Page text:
They don’t have that building block in the wall just yet.

So, be patient, repeat yourself over and over, encourage them to learn, and celebrate when they do!

[Tweet “Every day is a new building block in your child’s growth. #LifeAndLeadership #Parenting “]

4. Community counts.

My boys had a unique community growing up. For most of the first 12 years of their life, we lived next to a Christian children’s camp (Indian Hills Camp). The families around us were young families, also, and so the boys (and us!) grew up in a community which stayed pretty much the same for all those 12 years. In all, the families had 11 kids, all of whom are like brothers and sisters to this day.

As I said, it was unique.

But it taught me the importance of community and consistency in the lives of children. It helps them to thrive in so many ways.

Now, I understand that our situation isn’t possible for virtually anyone else, but that doesn’t mean you can’t create community in the neighborhood, in the church, or in any number of other ways. You have to figure out what that looks like for your family. The point is to be intentional about creating community for your kids.

I also understand that staying put isn’t always possible (nor is it likely) for a lot of families. We ended moving from the camp and, about 5 years later, to another state. In many respects we forced our kids to start all over in creating community. But they will always be part of the community they developed early on.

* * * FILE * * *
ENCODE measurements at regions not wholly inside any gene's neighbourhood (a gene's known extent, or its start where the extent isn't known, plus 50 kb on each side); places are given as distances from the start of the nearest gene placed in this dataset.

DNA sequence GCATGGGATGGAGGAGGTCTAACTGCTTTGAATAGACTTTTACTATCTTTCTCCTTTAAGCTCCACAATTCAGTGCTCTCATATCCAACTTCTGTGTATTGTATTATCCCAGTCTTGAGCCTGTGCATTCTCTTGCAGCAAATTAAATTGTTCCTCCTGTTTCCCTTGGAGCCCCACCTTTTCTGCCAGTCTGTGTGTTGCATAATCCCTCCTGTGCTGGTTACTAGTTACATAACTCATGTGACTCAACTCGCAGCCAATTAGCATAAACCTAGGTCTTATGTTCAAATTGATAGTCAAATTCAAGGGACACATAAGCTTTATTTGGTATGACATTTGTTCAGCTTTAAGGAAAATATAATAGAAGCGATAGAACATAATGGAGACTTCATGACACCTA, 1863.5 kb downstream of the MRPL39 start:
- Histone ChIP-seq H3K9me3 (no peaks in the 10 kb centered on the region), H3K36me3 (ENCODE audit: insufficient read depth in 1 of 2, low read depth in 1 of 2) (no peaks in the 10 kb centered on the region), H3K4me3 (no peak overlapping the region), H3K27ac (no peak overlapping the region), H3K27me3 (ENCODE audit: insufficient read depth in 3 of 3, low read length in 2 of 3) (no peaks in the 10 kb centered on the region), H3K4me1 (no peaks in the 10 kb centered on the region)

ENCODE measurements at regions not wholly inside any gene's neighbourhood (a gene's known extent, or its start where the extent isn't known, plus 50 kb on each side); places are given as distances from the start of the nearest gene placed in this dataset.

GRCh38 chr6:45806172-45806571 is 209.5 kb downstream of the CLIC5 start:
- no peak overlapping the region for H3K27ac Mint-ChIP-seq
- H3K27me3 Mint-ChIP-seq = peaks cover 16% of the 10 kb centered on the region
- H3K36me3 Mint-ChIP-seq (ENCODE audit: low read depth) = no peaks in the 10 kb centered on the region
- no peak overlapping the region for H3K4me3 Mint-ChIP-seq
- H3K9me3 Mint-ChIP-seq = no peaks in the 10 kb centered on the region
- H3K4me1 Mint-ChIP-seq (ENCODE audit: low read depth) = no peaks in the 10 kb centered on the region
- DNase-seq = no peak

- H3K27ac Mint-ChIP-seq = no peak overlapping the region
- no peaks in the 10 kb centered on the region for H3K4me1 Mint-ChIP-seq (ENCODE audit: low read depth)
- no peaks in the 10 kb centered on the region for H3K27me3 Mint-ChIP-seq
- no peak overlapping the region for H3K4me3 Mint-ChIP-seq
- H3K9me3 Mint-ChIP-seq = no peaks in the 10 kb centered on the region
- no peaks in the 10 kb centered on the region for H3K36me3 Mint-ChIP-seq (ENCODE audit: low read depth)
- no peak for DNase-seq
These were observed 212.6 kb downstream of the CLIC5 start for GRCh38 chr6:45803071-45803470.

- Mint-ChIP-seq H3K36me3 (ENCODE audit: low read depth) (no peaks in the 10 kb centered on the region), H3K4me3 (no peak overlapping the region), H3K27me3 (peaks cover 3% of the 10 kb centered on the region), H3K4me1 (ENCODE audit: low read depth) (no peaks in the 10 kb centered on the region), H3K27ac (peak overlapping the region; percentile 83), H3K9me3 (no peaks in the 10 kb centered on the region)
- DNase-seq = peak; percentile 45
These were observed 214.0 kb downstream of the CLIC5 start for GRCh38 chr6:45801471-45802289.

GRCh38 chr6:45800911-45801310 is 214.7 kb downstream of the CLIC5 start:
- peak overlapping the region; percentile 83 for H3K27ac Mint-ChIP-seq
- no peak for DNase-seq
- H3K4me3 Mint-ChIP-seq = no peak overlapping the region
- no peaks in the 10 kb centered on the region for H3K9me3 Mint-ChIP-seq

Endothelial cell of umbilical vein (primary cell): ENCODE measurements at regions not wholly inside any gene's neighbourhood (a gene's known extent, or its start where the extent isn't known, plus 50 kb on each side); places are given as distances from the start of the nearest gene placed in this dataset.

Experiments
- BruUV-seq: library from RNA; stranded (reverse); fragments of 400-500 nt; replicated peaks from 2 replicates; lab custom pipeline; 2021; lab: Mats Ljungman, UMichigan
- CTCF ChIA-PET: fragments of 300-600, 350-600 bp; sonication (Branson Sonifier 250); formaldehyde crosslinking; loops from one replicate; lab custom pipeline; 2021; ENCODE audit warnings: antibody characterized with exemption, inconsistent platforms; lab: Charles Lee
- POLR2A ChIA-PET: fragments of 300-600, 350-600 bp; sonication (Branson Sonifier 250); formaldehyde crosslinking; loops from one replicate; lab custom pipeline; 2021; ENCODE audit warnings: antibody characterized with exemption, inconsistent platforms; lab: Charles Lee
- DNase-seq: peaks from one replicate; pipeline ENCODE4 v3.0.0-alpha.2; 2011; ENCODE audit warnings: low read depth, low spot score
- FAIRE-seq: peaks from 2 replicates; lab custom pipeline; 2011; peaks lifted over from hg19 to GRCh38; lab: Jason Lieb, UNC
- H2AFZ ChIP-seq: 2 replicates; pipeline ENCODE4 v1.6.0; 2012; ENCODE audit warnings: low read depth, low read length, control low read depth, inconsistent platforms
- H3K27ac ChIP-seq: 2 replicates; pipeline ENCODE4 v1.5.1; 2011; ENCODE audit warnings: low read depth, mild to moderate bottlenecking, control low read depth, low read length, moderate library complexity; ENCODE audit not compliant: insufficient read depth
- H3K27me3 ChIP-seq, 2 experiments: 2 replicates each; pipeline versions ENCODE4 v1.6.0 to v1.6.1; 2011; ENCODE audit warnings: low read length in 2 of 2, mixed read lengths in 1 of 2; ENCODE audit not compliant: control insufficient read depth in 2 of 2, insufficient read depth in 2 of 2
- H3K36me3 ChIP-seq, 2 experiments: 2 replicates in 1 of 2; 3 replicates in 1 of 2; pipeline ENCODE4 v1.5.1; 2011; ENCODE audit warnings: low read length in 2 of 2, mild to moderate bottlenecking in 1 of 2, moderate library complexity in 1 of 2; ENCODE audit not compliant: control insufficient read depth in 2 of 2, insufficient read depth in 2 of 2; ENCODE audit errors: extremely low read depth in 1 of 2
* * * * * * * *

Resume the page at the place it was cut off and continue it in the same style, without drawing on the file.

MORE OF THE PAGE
5. Listening is every bit as important as talking.

As parents, we have all the answers, right? At least, that’s the way many of us act.

We tell them where to go, what to do and how to do it. We make our opinions their opinions. We give little heed to ideas, thoughts or solutions that they might offer.

We talk at the expense of listening.

After all, we have all the answers.

Except, we don’t.

We need to allow them to express their thoughts, ideas and opinions. We need to give them room to be creative. We need to have conversations instead of always telling them what and how to think. We need to let them be wrong.

And the older a child gets, the more important it is to do this.

Of course, as parents there are many times when we just need to make the decision, tell them what’s happening, or restrict them from expressing themselves inappropriately. But the earlier we set a pattern of two way interaction instead of one way interaction, the more likely we are to continue that pattern in to the older years where they won’t accept not being listened to.

Listening is every bit a part of a conversation as talking is. And every bit as important for parents.

6. Shaping your child’s heart is more important than modifying your child’s behavior.

1 Samuel 16:7 says:

The Lord does not look at the things man looks at. Man looks at the outward appearance, but the Lord looks at the heart.”

The “outward appearance” not only includes the outward physical appearance, but also the outward behavior, and too often parents are most concerned about the behavior of their child instead of what really matters, and that’s the heart.

Proverbs 4:23 says:

Keep your heart with all vigilance, for from it flow the springs of life.”